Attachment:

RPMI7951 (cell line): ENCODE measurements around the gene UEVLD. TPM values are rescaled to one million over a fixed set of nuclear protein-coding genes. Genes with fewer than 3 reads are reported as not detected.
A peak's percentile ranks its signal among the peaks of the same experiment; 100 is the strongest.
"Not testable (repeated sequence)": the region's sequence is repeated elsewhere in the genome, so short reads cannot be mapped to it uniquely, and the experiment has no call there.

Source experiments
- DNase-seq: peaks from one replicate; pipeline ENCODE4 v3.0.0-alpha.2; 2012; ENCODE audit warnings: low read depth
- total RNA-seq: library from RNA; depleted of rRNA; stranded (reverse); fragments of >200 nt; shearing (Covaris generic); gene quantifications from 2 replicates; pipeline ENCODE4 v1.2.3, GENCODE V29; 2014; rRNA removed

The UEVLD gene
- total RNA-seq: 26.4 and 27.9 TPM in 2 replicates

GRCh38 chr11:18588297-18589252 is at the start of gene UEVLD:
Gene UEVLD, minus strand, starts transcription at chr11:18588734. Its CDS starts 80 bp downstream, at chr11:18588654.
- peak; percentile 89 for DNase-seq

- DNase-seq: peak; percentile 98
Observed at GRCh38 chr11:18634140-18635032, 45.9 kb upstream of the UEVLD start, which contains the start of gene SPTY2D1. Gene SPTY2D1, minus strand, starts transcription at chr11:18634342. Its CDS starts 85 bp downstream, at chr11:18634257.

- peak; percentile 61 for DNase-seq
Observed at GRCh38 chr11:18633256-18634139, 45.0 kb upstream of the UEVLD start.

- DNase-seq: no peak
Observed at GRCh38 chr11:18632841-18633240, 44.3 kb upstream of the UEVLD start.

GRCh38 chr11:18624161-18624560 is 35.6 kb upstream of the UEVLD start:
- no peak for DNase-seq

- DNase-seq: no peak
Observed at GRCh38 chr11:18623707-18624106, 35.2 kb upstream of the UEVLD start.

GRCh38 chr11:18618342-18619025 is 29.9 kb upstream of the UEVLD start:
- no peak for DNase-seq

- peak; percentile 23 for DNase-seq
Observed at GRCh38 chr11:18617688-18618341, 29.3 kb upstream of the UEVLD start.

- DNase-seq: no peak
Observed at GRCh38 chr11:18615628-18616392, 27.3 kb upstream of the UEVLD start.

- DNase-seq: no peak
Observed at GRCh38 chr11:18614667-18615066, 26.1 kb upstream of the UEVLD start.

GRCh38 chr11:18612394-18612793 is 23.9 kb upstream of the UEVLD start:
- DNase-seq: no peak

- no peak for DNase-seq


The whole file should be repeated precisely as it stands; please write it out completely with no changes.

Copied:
RPMI7951 (cell line): ENCODE measurements around the gene UEVLD. TPM values are rescaled to one million over a fixed set of nuclear protein-coding genes. Genes with fewer than 3 reads are reported as not detected.
A peak's percentile ranks its signal among the peaks of the same experiment; 100 is the strongest.
"Not testable (repeated sequence)": the region's sequence is repeated elsewhere in the genome, so short reads cannot be mapped to it uniquely, and the experiment has no call there.

Source experiments
- DNase-seq: peaks from one replicate; pipeline ENCODE4 v3.0.0-alpha.2; 2012; ENCODE audit warnings: low read depth
- total RNA-seq: library from RNA; depleted of rRNA; stranded (reverse); fragments of >200 nt; shearing (Covaris generic); gene quantifications from 2 replicates; pipeline ENCODE4 v1.2.3, GENCODE V29; 2014; rRNA removed

The UEVLD gene
- total RNA-seq: 26.4 and 27.9 TPM in 2 replicates

GRCh38 chr11:18588297-18589252 is at the start of gene UEVLD:
Gene UEVLD, minus strand, starts transcription at chr11:18588734. Its CDS starts 80 bp downstream, at chr11:18588654.
- peak; percentile 89 for DNase-seq

- DNase-seq: peak; percentile 98
Observed at GRCh38 chr11:18634140-18635032, 45.9 kb upstream of the UEVLD start, which contains the start of gene SPTY2D1. Gene SPTY2D1, minus strand, starts transcription at chr11:18634342. Its CDS starts 85 bp downstream, at chr11:18634257.

- peak; percentile 61 for DNase-seq
Observed at GRCh38 chr11:18633256-18634139, 45.0 kb upstream of the UEVLD start.

- DNase-seq: no peak
Observed at GRCh38 chr11:18632841-18633240, 44.3 kb upstream of the UEVLD start.

GRCh38 chr11:18624161-18624560 is 35.6 kb upstream of the UEVLD start:
- no peak for DNase-seq

- DNase-seq: no peak
Observed at GRCh38 chr11:18623707-18624106, 35.2 kb upstream of the UEVLD start.

GRCh38 chr11:18618342-18619025 is 29.9 kb upstream of the UEVLD start:
- no peak for DNase-seq

- peak; percentile 23 for DNase-seq
Observed at GRCh38 chr11:18617688-18618341, 29.3 kb upstream of the UEVLD start.

- DNase-seq: no peak
Observed at GRCh38 chr11:18615628-18616392, 27.3 kb upstream of the UEVLD start.

- DNase-seq: no peak
Observed at GRCh38 chr11:18614667-18615066, 26.1 kb upstream of the UEVLD start.

GRCh38 chr11:18612394-18612793 is 23.9 kb upstream of the UEVLD start:
- DNase-seq: no peak

- no peak for DNase-seq